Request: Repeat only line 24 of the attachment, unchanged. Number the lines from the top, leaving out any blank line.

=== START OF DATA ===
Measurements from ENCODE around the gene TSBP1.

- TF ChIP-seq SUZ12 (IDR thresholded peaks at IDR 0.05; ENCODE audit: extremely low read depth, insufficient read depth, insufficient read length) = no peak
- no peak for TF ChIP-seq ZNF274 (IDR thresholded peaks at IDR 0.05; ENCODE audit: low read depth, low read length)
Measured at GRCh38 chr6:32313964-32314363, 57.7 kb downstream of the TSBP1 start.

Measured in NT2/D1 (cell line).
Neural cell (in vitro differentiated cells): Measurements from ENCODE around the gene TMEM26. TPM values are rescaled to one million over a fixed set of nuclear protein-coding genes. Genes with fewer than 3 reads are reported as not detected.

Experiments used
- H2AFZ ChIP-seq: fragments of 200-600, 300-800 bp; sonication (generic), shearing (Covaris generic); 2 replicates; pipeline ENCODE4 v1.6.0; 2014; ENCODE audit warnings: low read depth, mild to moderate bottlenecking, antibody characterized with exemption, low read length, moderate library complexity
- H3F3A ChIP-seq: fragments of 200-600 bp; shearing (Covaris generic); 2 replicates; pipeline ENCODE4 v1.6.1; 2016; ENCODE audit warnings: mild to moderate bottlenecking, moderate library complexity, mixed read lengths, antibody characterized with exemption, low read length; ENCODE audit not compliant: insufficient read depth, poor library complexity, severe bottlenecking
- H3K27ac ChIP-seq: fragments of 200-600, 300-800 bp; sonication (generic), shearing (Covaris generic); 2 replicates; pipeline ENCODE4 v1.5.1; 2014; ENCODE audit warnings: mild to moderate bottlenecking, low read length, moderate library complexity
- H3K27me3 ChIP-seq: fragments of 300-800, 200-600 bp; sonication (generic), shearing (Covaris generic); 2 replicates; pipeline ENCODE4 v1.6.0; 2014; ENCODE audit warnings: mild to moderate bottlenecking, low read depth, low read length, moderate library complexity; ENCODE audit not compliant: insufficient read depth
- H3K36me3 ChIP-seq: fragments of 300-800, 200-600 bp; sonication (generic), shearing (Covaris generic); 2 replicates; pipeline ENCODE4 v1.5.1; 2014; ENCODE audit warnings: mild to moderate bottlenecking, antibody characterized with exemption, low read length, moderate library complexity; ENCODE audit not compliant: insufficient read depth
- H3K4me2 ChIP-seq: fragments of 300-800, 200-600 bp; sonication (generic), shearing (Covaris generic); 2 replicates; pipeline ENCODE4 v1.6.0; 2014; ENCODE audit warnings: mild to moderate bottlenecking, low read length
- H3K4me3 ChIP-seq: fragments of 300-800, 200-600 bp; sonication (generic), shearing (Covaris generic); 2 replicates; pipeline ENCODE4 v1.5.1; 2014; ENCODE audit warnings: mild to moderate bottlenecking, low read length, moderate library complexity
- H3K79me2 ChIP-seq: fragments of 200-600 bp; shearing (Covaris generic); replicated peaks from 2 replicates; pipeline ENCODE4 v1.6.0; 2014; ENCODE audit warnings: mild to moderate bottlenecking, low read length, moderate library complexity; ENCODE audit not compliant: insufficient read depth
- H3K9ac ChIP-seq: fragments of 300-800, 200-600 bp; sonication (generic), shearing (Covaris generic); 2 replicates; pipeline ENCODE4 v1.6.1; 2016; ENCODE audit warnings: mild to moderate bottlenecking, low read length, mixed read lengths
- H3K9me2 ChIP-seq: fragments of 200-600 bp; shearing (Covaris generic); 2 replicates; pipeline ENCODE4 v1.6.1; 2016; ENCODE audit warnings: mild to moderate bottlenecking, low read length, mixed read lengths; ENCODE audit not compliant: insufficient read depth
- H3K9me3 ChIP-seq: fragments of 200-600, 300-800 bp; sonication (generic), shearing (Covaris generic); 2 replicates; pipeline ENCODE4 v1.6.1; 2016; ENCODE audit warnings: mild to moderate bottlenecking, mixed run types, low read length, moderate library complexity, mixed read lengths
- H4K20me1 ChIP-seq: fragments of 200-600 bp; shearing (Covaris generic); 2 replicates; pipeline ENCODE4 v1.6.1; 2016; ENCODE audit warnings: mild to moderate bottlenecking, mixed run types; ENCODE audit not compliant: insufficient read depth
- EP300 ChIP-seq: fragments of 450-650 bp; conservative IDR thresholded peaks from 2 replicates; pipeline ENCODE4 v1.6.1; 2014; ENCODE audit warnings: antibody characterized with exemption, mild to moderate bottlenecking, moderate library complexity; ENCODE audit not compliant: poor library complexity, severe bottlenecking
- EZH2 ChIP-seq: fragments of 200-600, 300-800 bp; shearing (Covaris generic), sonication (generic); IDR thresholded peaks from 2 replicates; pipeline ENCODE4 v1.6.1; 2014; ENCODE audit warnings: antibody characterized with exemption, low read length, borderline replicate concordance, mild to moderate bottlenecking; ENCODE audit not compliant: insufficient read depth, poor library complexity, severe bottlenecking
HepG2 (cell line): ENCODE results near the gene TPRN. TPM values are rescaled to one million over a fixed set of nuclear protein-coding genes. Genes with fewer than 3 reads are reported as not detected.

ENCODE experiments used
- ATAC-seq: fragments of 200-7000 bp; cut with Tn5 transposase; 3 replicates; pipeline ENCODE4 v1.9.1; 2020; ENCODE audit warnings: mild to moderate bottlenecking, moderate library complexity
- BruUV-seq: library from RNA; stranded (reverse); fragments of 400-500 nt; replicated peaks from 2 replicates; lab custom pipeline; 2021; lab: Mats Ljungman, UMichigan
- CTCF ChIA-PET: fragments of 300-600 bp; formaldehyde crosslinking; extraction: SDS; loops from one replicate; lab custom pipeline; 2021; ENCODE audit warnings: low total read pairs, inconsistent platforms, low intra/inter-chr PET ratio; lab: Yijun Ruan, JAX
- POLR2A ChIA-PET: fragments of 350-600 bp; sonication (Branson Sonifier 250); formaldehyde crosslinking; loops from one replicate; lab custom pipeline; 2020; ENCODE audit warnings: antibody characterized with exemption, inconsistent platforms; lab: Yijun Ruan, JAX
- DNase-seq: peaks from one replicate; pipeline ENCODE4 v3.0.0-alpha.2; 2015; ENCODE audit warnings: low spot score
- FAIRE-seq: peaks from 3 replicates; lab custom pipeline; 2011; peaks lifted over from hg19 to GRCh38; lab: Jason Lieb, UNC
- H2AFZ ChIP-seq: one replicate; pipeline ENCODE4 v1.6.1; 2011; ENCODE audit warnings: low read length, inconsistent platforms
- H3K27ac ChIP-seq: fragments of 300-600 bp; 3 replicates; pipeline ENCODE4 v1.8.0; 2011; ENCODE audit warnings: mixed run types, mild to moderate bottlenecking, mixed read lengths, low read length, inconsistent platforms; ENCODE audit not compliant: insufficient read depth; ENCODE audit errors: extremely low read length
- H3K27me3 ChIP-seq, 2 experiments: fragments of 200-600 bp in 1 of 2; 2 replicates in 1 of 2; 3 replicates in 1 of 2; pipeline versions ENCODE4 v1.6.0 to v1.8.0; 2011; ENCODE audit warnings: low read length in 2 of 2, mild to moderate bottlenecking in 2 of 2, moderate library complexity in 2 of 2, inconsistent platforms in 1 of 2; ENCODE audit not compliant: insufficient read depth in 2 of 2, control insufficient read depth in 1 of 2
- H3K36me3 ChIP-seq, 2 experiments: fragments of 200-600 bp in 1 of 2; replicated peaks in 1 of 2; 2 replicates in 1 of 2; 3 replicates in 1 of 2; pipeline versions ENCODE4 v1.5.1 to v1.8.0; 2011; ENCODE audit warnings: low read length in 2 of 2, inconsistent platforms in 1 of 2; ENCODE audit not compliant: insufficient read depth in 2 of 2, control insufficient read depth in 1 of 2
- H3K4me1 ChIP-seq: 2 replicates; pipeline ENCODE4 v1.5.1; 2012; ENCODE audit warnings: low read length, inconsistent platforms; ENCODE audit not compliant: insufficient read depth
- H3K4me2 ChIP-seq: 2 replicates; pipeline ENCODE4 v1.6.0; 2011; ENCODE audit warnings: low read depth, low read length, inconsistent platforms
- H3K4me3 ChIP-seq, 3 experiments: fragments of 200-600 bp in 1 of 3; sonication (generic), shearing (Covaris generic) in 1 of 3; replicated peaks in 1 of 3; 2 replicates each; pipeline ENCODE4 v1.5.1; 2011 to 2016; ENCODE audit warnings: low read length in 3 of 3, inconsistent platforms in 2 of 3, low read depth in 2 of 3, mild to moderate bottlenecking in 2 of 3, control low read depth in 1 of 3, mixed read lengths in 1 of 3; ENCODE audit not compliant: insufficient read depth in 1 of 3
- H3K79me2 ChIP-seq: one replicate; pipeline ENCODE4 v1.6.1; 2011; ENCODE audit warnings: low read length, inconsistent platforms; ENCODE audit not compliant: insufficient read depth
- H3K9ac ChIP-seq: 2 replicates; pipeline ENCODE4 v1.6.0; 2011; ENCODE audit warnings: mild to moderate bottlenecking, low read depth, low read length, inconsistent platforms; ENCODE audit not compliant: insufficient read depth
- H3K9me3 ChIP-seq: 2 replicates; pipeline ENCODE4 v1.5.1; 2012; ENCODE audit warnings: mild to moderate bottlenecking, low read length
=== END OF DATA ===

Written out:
- ATAC-seq: fragments of 200-7000 bp; cut with Tn5 transposase; 3 replicates; pipeline ENCODE4 v1.9.1; 2020; ENCODE audit warnings: mild to moderate bottlenecking, moderate library complexity